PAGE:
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Finding Good Entries in Forex
03/16/2011 1:01 am EST
Traders in all markets can better identify low-risk, high-reward entry points by looking at two distinct indicators on the charts: moving averages and Fibonacci retracements.
By Rick Wright
This MoneyShow.com article is about the spot forex market specifically, but it relates to trading and charts in general as well. Very often we will be watching a particular trading instrument and can't seem to figure out why it is trading the way that it is. Many of the Lessons From the Pros newsletters have already discussed the idea that previous demand and supply zones will give us the lowest-risk/highest-reward entry points. In fact, several recent newsletters have discussed how to measure the quality of these different demand and supply zones. However, there are times when a particular move in a currency pair doesn't seem to make sense when looking at the level that is causing it to stop dead in its tracks. So what could cause this pause? Elementary, my dear Watson!
There are a couple of other indicators that traders watch when trying to determine a "good" location to enter or exit a trade. One that I will discuss today is the moving average (MA). As I've stated before, there are as many different moving averages and techniques that go with them as there are traders out there, but here is an easy way in which I use them.
On a daily chart of whatever it is I am trading, I take a look at where the 50- and 200-day moving averages are. In fact, you may want to look at both the simple and exponential MAs for the 50- and 200. In my opinion, they seem to alternate which is being "used" by the big boys who move the market.
Watching the EUR/USD on this 120-minute chart, why did it choose zone 1 to stop and reverse from? Why didn't it get down to the more obvious zone 2? If you were waiting for zone 2 to be hit before entering a long trade, you missed it! However, if you were aware of the moving averages I mentioned earlier, you may have taken the long trade.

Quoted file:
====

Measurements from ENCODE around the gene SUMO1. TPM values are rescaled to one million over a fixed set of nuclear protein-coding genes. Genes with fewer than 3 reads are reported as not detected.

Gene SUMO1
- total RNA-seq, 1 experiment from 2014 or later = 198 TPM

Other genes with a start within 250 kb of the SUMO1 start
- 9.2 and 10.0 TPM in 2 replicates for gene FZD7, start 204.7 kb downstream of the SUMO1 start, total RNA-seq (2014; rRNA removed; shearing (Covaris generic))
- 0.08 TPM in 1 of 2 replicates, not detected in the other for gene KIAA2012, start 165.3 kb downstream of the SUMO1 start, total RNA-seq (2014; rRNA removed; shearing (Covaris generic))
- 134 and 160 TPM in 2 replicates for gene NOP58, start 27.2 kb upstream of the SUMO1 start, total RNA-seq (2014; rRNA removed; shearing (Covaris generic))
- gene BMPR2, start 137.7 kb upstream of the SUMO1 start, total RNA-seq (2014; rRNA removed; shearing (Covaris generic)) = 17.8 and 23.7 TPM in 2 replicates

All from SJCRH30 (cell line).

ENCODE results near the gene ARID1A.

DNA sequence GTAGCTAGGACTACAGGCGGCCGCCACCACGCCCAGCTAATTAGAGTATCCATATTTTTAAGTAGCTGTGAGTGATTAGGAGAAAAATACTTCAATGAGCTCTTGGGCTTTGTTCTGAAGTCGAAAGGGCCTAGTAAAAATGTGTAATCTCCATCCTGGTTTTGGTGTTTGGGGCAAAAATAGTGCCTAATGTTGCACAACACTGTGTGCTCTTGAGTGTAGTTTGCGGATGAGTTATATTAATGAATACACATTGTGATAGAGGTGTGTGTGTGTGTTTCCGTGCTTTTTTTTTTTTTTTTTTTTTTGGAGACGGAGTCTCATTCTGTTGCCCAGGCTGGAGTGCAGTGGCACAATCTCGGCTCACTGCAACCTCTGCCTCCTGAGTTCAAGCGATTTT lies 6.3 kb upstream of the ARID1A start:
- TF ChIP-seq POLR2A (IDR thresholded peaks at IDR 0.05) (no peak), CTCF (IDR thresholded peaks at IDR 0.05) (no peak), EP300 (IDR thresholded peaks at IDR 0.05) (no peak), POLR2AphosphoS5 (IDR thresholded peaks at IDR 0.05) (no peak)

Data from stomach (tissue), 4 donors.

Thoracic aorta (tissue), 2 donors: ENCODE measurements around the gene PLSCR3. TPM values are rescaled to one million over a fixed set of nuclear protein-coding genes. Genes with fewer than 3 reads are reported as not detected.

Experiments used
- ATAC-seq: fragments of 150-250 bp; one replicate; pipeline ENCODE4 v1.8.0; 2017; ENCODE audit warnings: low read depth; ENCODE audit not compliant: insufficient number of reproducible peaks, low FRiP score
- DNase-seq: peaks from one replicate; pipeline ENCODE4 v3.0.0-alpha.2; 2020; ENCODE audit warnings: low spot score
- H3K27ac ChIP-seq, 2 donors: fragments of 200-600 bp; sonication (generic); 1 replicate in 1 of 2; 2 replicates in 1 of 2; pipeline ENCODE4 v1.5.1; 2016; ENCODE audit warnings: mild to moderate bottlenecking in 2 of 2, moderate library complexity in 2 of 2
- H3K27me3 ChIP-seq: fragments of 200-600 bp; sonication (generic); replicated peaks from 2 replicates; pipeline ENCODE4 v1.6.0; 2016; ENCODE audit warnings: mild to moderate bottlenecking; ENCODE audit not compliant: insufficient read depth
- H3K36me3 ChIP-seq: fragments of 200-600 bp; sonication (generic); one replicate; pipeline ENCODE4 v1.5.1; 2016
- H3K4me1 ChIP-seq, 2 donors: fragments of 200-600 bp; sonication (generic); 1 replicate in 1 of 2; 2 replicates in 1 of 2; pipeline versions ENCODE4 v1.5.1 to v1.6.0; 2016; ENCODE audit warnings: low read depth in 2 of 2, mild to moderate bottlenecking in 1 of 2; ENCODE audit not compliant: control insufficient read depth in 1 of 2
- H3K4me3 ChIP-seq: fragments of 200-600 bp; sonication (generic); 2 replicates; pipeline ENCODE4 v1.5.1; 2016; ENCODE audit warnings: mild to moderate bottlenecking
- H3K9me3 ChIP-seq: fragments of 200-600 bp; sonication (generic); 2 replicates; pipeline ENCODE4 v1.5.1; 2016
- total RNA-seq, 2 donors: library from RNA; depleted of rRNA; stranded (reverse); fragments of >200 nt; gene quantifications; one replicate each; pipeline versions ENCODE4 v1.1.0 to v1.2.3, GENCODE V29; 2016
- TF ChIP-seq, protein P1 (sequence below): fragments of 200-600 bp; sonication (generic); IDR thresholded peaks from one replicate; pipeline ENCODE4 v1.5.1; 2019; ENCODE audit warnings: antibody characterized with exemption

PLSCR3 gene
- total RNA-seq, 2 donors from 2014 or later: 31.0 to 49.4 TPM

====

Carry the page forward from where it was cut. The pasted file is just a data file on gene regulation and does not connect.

Notice how the EUR/USD has been reacting to the 50-day exponential moving average (EMA) on the daily chart for the past few weeks. (I removed the 200 EMA and 50- and 200-day simple moving averages (SMAs) for clarity of the picture.) At each of the indicating arrows, our currency pair reversed direction for several hundred pips! Obviously, it doesn't do this every time it touches this moving average, but being aware of where we are in relation to it is a good idea.
When we use the combination of the demand zone and the moving average, we can plainly see that we have a higher-probability trade on the screen. In fact, looking to the left on the chart where the arrows are pointing, you can see a supply level that worked a few times until it became a demand level for us. A very common question in our Online Trading Academy classes is, "Can I use moving averages by themselves?" The answer is yes, you can; however, having a clear understanding that supply and demand zones will give you lower-risk/higher-reward trades is more important than using a simple indicator to trade from.
The second tool I'll demonstrate is a simple Fibonacci retracement. For clarity's sake, I removed some of the previous chart's notations:
So, in addition to having the 50 EMA showing a bit of support/demand, we also have two different Fibonacci retracements lining at the exact same level. The blue Fibonacci is the 38%, while the pink is the 68% (often called nested, layered, or clustered Fibs). So the point, my dear Watson, is you have no less than four reasons to go long at that level, and at least three chances to get long! If you need more than four reasons or three chances, I think you need to go back to class!
So there you have it: By looking at the bigger picture and at multiple reasons, you can identify what could be a major reason to choose this particular level as the one that will hold.
By Rick Wright, instructor, Online Trading Academy
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